JEFFERSON CITY - The Missouri House Monday added a laundry list of amendments to the newspaper and broadcast industry's attempt to strengthen the state's open records law.
By a roll-call vote of 133-2, the House approved an increase in the fine for Sunshine Law violations, lowered the burden of proof prosecutors face when enforcing the law, and expanded exemptions for publically-funded hospitals.
Maxwell's original bill called for hiking the current $500 fine to $25,000. The Senate, which has already passed the bill, reduced that to $2,500, a total held steady Monday in the House.
Fines are currently levied only if the perpetrator "purposely" ignores the law. The bill's new threshold is "knowingly," though the original House version sought to remove the designation altogether.
Maxwell said "purposely" requires prosecutors to prove the perpetrator intended to break the law, whereas "knowingly" requires only the violator was aware of the law.
The House also added language keeping some public hospital records hidden, specifically those associated with the hospital's business plans.
The bill's House handler, Rep. Phil Smith, D-Louisiana, said making those records available gives private hospitals competitive advantages over public ones because they can access those hospital's strategic plans.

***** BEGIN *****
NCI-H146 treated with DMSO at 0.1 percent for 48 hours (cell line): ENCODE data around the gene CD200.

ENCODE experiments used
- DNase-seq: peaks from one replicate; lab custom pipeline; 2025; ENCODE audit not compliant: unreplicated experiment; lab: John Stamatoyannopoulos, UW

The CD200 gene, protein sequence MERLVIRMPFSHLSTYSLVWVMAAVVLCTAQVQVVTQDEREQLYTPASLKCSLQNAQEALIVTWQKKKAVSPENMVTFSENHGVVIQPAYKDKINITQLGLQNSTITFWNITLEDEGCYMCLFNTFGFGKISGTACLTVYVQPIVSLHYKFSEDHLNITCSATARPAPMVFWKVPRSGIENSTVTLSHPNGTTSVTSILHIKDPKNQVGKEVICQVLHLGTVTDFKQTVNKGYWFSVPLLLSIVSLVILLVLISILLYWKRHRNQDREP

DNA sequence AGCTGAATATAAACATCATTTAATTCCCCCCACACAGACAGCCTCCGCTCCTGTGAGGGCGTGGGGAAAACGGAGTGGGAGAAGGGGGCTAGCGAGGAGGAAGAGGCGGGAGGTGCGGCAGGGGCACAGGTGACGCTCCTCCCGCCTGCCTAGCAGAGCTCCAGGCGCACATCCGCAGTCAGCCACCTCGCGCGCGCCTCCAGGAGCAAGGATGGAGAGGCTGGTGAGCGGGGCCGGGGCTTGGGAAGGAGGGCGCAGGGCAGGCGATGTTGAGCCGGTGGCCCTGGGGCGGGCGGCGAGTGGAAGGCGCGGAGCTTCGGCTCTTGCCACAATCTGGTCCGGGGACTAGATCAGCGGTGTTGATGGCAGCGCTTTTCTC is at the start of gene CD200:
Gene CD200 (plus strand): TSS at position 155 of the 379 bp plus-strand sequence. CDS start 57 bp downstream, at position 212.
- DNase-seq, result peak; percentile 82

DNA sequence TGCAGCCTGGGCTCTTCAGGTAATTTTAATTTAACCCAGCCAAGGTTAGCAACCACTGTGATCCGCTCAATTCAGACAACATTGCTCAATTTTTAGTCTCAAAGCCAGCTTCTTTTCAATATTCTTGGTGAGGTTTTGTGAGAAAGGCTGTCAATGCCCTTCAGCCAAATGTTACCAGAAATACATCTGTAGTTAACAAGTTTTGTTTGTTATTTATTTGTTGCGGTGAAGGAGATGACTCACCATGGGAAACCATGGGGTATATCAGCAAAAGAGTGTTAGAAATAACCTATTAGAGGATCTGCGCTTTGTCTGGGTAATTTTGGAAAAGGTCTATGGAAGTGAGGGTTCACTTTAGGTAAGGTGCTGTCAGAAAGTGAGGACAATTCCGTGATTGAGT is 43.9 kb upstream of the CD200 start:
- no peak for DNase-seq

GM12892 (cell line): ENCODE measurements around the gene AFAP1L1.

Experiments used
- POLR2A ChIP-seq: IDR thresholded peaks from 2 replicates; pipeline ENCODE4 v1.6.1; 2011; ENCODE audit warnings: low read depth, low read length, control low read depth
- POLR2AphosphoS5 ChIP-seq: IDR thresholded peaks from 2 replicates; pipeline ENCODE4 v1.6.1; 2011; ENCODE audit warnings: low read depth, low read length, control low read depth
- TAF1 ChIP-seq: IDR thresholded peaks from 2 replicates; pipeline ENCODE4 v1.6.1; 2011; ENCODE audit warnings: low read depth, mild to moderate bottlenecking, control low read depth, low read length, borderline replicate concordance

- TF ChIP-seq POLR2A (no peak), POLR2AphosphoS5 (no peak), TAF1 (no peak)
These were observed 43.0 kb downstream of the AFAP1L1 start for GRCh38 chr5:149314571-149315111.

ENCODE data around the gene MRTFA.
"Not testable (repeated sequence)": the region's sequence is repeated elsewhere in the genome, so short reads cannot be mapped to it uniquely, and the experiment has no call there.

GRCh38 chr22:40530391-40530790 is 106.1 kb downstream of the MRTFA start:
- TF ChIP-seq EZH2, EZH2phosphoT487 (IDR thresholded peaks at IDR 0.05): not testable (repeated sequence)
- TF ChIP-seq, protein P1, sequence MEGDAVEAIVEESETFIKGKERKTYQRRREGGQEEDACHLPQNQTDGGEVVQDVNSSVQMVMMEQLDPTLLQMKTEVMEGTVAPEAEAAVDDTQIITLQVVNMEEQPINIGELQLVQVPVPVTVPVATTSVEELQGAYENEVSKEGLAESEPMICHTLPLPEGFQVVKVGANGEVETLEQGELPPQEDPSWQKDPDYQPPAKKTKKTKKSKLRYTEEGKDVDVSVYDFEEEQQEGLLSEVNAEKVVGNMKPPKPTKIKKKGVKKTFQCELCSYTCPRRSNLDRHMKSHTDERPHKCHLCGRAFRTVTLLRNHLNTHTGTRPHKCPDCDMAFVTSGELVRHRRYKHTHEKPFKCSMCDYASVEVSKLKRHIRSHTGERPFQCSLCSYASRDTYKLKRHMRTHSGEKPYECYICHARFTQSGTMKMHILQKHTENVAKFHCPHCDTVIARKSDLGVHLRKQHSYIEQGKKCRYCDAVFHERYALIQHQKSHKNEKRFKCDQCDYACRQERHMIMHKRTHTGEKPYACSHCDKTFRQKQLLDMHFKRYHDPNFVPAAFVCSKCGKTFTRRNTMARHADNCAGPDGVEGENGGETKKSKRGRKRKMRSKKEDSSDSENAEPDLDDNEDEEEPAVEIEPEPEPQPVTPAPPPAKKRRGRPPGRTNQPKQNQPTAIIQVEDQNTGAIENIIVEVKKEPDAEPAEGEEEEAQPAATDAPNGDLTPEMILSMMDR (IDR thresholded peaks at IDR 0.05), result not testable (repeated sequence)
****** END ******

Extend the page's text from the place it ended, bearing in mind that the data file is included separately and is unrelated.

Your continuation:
Adding to the maelstrom of amendments, Rep. Vicki Wilson, D-Columbia, offered a plan to allow adult adoptees access to their birth certificates. The amendment was killed 98-30 amid debate about the secrecy rights of the parents.
In a bizarre move, Rep. Chuck Pryor, R-Versailles, introduced an amendment establishing a "truth squad" to assess the accuracy of news reports. If the squad determined a report to be false, the news organization would be fined $5,000 and would lose office and parking space at the Capitol.
"If we should have free and open information from public boards, then we ought to get assurances that the media report it right," Pryor said.
Although the amendment was intended as a joke, nine members supported it in a roll-call vote.
The House also voted to unequivocally place the University of Missouri system under the state's Sunshine Law.
By voice vote, the House added language saying, "including, but not limited to, the University of Missouri" to the law's section that opens meetings of colleges and universities. The university is the only institution explicitly named.
The controversy stems from a 1998 comment a university system official made to the Kansas City Star, implying the university is exempt from the statute.
The university's lobbyist, Jim Snider, said the comment was taken out of context and no one can deny the university board of curators' meetings are open. He is concerned, however, the new amendment may someday be interpreted by courts as including lesser events like faculty meetings.
In other legislative action:
But with 132,000 WWII veterans in Missouri, the total cost of the bonus is $59 million over three years, a tall total in tight budgetary times. Observers expect the bill's impending conference committee will quietly strip the provision.
Critics, however, charge the groups are just special interests who want a constitutional guarantee of government money.